One of the latest discoveries implicated in GB drug resistance is the mitochondrial melatonin synthesis catalyzed by aralkylamine N-acetyltransferase that transforms serotonin into N-acetyl-serotonin (NAS) and by NAS methyltransferase that produces melatonin. In GB cells, the reverse process, i.e., the synthesis of NAS from melatonin, may also occur, thanks to the activity of CYP1B1, a member of the cytochrome p450 family. Alterations in NAS/melatonin ratio determine tumor aggressiveness and resistance. For instance, an increased level of NAS activates the pro-proliferative pathways dependent on tyrosine receptor kinase B (TrkB), as well as the secretion of extracellular vesicles (EVs) rich in TrkB. This horizontal transfer contributes to induce a more aggressive phenotype in neighboring cells and to expand GB SC components, explaining the well-known intra-tumor heterogeneity observed in GB. Interestingly, GB cells also release kynurenine, a side product of the melatoninergic synthetic pathway. Kynurenine is an immune-suppressive mediator produced by several chemoresistant solid tumors and an activator of CYP1B1 in the microglia and macrophages infiltrating GB. Exploiting this crosstalk with the surrounding microenvironment, GB cells stimulate the production of NAS by immune-infiltrating cells, thereby contributing to maintain high the amount of GB SCs. Moreover, melatonin inhibits the sphingosine 1-phosphate lyase (S1PL), maintaining a high ratio between the pro-survival lipid S1P and the pro-apoptotic lipid ceramide. Increased cell survival and chemoresistance are associated with this phenotype.
Not only the immune-infiltrating cells but also the circulating ones are important in predicting the response to pharmacological treatments. In this Special Issue, the peripheral blood immune profile of patients treated with bevacizumab, alone or in combination with TMZ, was studied in subjects at high risk of progression. At the moment, there are no known factors for predicting the sensitivity to bevacizumab. In these high-risk patients, it was found that a high number of lymphocytes correlates with a better survival after bevacizumab treatment, while the simultaneous presence of high platelet-to-lymphocyte ratio (PLR) and high neutrophil-to-lymphocyte ratio (NLR) was associated with lower efficacy of bevacizumab and bad prognosis. Although no data about the intratumor immune-infiltrate have been reported in this study, the results suggest a strong linkage between systemic inflammation and intratumor angiogenesis, opening the perspective of new combinatorial treatments - based on anti-inflammatory and anti-angiogenic drugs - as rescue therapies in patients relapsed after TMZ treatment.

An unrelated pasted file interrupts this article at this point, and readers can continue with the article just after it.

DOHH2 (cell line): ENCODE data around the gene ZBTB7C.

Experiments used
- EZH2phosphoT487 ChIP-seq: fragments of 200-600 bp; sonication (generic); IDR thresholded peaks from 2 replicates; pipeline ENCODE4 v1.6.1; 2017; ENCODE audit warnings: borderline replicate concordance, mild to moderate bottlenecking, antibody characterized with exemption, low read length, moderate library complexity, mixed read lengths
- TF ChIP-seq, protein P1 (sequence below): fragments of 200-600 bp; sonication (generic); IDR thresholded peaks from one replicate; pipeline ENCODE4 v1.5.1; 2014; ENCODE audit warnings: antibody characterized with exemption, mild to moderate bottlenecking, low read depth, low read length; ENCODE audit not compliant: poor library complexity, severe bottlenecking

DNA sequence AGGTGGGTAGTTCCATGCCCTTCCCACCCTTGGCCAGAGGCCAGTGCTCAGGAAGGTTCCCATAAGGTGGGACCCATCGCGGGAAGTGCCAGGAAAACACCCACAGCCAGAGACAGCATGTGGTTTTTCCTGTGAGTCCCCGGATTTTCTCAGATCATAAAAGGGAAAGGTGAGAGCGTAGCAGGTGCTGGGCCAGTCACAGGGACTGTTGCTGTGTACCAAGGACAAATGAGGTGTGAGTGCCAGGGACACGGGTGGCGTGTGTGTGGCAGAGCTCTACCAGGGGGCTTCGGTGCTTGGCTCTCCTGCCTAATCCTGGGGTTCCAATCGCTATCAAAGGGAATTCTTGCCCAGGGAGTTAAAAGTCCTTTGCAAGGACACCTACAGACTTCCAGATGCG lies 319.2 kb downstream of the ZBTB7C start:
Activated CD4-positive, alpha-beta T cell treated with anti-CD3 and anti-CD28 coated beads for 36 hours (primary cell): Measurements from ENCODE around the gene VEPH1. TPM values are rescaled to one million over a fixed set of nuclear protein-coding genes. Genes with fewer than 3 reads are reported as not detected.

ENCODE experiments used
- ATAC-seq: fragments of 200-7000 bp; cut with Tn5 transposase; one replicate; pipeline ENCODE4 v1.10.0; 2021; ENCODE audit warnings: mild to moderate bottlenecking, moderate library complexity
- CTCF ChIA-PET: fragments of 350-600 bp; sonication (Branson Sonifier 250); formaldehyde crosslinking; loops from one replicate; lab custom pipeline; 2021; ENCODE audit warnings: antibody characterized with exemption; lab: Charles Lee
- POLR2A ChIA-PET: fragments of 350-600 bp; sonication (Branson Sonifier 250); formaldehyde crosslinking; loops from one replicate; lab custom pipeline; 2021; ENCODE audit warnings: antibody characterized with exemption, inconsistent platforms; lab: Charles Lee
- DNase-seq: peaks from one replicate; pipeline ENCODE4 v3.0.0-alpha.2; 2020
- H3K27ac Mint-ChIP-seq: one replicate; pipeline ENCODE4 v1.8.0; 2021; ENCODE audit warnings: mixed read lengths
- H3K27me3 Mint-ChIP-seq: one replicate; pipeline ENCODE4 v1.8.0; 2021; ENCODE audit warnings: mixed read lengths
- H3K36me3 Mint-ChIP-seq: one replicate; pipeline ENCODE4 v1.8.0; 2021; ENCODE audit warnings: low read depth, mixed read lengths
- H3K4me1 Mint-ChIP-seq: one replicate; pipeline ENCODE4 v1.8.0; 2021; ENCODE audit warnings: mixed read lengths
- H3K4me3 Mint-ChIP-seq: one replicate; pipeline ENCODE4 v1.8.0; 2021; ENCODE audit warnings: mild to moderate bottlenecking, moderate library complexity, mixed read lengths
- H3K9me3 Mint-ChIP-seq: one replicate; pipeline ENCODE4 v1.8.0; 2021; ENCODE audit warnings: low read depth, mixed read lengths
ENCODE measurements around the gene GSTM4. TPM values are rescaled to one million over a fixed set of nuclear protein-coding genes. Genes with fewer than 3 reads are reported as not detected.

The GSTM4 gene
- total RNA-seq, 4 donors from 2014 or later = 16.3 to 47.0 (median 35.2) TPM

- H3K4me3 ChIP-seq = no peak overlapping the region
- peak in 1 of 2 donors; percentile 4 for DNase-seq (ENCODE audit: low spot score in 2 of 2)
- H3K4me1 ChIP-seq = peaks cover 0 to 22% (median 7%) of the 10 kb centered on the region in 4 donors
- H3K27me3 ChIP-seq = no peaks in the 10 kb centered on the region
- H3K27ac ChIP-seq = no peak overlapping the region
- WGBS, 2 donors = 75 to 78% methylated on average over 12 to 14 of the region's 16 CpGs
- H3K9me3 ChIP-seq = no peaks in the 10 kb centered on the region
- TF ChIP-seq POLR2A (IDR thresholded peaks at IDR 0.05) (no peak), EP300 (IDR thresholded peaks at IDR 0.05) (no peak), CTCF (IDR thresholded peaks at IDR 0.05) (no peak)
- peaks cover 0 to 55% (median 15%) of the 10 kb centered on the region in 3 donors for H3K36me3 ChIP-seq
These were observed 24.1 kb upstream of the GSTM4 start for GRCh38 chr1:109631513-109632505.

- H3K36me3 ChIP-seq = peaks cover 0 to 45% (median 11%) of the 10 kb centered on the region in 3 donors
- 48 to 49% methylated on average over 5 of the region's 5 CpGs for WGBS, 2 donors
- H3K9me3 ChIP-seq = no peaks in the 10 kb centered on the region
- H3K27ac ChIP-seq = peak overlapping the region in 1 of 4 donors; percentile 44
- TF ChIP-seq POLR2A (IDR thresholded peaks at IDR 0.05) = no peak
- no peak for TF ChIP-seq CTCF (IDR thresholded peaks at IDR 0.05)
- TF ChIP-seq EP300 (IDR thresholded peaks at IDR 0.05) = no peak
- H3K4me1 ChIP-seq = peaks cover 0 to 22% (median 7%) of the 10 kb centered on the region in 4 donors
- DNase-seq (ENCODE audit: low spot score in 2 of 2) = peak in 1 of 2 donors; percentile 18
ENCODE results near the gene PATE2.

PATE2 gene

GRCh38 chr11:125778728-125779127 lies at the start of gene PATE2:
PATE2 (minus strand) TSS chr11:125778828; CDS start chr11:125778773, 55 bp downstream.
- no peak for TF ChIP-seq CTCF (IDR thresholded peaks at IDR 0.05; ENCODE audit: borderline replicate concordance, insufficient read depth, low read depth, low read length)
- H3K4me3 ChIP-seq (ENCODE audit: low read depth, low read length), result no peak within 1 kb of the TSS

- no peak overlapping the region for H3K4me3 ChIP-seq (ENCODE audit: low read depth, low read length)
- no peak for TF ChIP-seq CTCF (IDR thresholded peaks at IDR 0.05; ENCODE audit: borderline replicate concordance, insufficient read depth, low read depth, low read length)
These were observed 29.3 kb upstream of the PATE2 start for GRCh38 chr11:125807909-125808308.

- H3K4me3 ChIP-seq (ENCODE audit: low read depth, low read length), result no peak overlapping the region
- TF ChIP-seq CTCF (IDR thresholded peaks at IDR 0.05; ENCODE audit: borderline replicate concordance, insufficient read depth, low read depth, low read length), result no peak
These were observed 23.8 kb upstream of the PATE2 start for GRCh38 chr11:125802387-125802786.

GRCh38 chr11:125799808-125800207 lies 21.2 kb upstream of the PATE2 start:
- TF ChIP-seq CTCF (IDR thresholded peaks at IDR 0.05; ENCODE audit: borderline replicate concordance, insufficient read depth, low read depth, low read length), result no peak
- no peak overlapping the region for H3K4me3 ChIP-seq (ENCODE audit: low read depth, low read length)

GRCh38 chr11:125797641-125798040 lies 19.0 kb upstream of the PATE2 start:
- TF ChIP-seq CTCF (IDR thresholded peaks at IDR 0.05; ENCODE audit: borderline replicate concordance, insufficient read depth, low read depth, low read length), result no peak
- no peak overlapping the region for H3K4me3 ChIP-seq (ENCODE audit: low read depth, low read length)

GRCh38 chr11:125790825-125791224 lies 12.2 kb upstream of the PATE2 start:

Besides immune-infiltrating cells, another crucial component of the GB microenvironment are EVs. Resistant GB cells abundantly release EVs rich in mRNAs, miRNAs, and lncRNAs that increase drug efflux and drug inactivation. Once EVs released from resistant cells are transferred to sensitive cells, the latter acquire a resistant phenotype. Whole proteins, such as MGMT and drug efflux transporters such as P-glycoprotein (Pgp), both mediating resistance to TMZ, are also transferred via EVs and contribute to the “horizontal propagation” of resistance within the tumor mass. EVs released from GB and enriched in these resistance factors are also detected in the serum of patients. Their analysis can be useful in discriminating TMZ-responder versus non-responder patients and for identifying novel therapeutic approaches.